American history has been shaped by migration, from England to the Eastern seaboard, and later from the Atlantic Coast toward the Midwest, and later to the Pacific.

Our analysis of Internal Revenue Service data from 2014, the most recent available, give us an important snapshot of where Americans are moving now, and, equally important, a breakdown by income levels and age.

The Big Winners: The Sunbelt and Texas

To measure the states that are most attractive to Americans on the move, we developed an “attraction” ratio that measures the number of domestic in-migrants per 100 out-migrants. A state that has a rating of 100 would be perfectly balanced between those leaving and coming.

Overall, the biggest winner — both in absolute numbers and in our ranking —  is Texas. In 2014 the Lone Star State posted a remarkable 156 attraction ratio, gaining 229,000 more migrants than it lost, roughly twice as many as went to No. 3 Florida, which clocked an impressive 126.7 attraction ratio.

Most of the top gainers of domestic migrants are low-tax, low-regulation states, including No. 2 South Carolina, with an attraction ratio of 127.3, as well as No. 5 North Dakota, and No. 7 Nevada. These states generally have lower housing costs than the states losing the most migrants.

But it’s not simply a matter of taxes and regulations. There are three states in our top 10 with mixed reputations for red tape and taxes: Oregon (fourth), Colorado (sixth), and Washington (eighth). These are states that have thriving information  and professional business services sectors, which offer higher wages. And though these states have high housing costs, they are well below California’s. For Californians, the employment opportunities available in Seattle, Denver and Portland, combined with the prospect of huge profits from selling the house, makes moving particularly attractive.

The Biggest Losers

High costs go a long way to explain which states are losing the most migrants. At the top, or rather, the bottom of the list is New York State, which had an abysmal 65.4 attraction ratio in 2014 and lost by far the most net migrants, an astounding 126,000 people. Close behind was Illinois, a high tax, high regulation, and low growth disaster area. In 2014 the Land of Lincoln had an abysmal 67.2 attraction ratio, losing a net 82,000 domestic migrants.

Most of the other top people-exporting states are in the Northeast and Midwest. But the West, traditionally the magnet for newcomers, now also has some major losers, including Alaska (80.1), New Mexico (84.6) and Wyoming (88.6). The outflow for some of these western states may get worse, unless prices for natural resources like coal, oil, gas and minerals do not recover in the near future.

And then there is the big enchilada, California. For generations, the Golden State developed a reputation as the ultimate destination of choice for millions of Americans. No longer. Since 2000 the state has lost 1.75 million net domestic migrants, according to Census Bureau estimates. And even amid an economic recovery, the pattern of outmigration continued in 2014, with a loss of 57,900 people and an attraction ratio of 88.5, placing the Golden State 13th from the bottom, well behind longtime people exporters Ohio, Indiana, Kentucky and Louisiana. California was a net loser of domestic migrants in all age categories.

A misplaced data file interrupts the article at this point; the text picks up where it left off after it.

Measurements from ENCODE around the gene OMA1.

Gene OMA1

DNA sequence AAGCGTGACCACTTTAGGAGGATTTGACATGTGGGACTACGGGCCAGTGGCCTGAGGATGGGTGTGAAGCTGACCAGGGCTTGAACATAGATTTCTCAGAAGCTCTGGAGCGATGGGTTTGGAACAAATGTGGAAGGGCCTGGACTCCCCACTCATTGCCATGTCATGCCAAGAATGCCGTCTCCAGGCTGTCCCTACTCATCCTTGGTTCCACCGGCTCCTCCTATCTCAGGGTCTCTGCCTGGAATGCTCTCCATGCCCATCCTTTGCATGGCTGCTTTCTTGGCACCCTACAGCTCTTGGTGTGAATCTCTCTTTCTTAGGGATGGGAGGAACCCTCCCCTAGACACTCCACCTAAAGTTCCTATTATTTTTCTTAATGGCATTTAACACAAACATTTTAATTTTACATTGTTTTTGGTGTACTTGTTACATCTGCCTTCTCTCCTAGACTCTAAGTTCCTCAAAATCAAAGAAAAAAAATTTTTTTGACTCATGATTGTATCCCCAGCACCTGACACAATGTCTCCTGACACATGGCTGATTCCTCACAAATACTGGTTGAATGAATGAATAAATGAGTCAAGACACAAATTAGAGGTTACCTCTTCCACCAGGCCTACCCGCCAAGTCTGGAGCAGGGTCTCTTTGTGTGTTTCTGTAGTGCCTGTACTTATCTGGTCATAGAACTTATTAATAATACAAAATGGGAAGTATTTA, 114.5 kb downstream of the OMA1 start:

Where’s The Money Going?

Some analysts have claimed that the people leaving California are mostly poor while the more affluent are still coming. The 2014 IRS data shows something quite different. To be sure the Golden State, with its deindustrializing economy and high costs, is losing many people making under $50,000 a year, but it is also losing people earning over $75,000, with the lowest attractiveness ratios among those making between $100,000 and $200,000 annually, slightly less than those with incomes of $10,000 to $25,000.

Overall, many of the most affluent states are the ones hemorrhaging high-income earners the most rapidly. As in overall migration, New York sets the standard, with the highest outmigration of high income earners (defined as annual income over $200,000) relative to in-migrants (attraction ratio: 53). New York is followed closely by Illinois, the District of Columbia and New Jersey, which are all losing the over-$200,000-a-year crowd at a faster pace than California.

The big winners in terms of affluent migration tend to be historically poorer states, mainly in the Sun Belt and the Intermountain West. Florida has an attraction ratio for people earning over $200,000 a year of 223, the highest in the nation, followed by South Carolina, Montana, Idaho and North Carolina. Four of the states with the highest attraction rate among the highest income earners were in the top five in net in–migration of seniors, many of whom are taking nice nest eggs with them. South Carolina scored the highest, followed by Delaware, Idaho, North Carolina and Florida.

Where Young Adults And Families Are Headed

Much of the discussion about millennial migration tends to focus on high-cost, dense urban regions such as those that dominate New York, Massachusetts and, of course, California. Yet the IRS data tells us a very different story about migrants aged 26 to 34. Here it’s Texas in the lead, and by a wide margin, followed by Oregon, Colorado, Washington, Nevada, North Dakota, South Carolina, Maine, Florida and New Hampshire. Once again New York and Illinois stand out as the biggest losers in this age category.

Perhaps more important for the immediate future may be the migration of people at the peak of their careers, those aged 35 to 54. These are also the age cohorts most likely to be raising children. The top four are the same in both cohorts. Among the 35 to 44 age group, it’s Texas, followed by Florida,  South Carolina and North Dakota. Among the 45 to 54 cohort, Texas, followed by South Carolina, Florida and North Dakota.